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By Doug Brunell | July 7, 2003

Any movie (or “photoplay” as this is referred to in the end credits) that gives writing credit to the “entire cast” is doomed to fail. At the very least it will come across as uneven, and that’s the most complimentary one can be. “A Year of Celibacy” doesn’t disprove that theory, though the basic idea behind the movie is a good one.
When a film centers around a sex addict (Holly Zoffoli as Lucy), you expect it to be interesting. You don’t anticipate characters sitting around talking about things that sound very important, but aren’t really that pressing at all. You don’t expect every character to be pompous, pretentious and so very self-absorbed (while at the same time seeming to care about everyone around them), but that’s what you get with this film. The characters aren’t written this way on purpose, they are made this way through bad writing and acting. Case in point: the art critic/constipated character played by Nancy Rush and Lucy’s love interest, Yoshi (Jonathan Burstein), who calls landscaping the “text” of life. These are the kind of people who discuss “the world” over cups of coffee at Starbuck’s … and think they are above the confines of the mundane without realizing they are the byproducts of it. Moviegoers can tolerate one or two characters like that in a movie, but an entire cast? That gets real old after ten minutes.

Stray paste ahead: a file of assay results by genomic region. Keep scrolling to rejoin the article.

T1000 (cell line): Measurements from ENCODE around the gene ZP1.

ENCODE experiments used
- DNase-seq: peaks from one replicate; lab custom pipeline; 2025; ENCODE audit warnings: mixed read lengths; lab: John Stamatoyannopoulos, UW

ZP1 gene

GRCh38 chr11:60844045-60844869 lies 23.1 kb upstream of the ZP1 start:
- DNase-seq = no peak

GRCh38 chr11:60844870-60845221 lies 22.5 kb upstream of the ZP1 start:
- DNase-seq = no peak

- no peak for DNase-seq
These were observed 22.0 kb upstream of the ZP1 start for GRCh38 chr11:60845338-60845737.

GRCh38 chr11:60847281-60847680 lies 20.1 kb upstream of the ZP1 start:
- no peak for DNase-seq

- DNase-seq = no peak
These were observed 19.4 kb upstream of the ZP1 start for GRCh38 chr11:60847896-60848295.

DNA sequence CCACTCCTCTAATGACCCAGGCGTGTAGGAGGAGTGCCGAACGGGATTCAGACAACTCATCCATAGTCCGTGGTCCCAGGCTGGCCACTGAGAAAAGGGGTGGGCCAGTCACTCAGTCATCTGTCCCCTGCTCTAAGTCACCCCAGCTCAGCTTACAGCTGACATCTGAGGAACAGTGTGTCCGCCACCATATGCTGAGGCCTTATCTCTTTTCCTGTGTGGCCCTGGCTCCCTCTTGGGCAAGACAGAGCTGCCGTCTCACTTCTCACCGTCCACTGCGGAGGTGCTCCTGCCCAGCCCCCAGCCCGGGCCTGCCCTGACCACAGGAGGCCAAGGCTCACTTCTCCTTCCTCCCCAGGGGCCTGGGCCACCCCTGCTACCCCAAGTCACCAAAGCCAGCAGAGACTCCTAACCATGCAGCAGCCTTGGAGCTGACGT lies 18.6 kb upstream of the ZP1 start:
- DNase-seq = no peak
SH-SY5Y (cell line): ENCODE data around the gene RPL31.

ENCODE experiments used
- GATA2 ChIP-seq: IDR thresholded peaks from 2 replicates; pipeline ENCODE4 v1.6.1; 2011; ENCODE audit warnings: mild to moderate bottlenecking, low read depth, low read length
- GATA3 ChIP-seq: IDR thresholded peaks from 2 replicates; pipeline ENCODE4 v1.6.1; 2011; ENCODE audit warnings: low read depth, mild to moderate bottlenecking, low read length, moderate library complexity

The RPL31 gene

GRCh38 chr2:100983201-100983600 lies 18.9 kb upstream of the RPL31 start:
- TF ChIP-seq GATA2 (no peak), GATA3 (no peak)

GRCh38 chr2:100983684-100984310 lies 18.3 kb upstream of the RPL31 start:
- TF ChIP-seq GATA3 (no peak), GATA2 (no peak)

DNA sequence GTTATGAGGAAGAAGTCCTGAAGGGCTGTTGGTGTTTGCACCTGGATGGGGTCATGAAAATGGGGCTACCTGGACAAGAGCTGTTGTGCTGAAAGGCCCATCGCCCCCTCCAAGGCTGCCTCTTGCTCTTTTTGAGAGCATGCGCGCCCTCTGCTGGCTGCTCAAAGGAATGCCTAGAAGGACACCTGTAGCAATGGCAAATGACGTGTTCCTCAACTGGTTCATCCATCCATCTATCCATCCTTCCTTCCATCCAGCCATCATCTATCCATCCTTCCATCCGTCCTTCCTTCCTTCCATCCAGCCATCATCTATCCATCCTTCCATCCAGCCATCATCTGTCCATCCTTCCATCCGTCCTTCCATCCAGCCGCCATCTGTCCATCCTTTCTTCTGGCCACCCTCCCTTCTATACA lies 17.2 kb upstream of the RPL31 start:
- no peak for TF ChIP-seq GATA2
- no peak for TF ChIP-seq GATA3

Lucy, as a sex addict, may want to change her life around. She may want to find love, and she may not like getting rejected by a man who is “in love with plants,” but life is unfair. Her character represents all that is wrong with people, and while she is a good character to base a movie around, she needs to be surrounded by people who are more intellectually advanced than she, and not those who merely pretend to be such people.
With all that’s wrong with this film, at least producer/director Lisa Bostwick had the good idea of throwing in some songs by punk stalwarts Hickey. That alone doesn’t help this movie, which feels like it runs in real time, but it’s a start … a really slow start.

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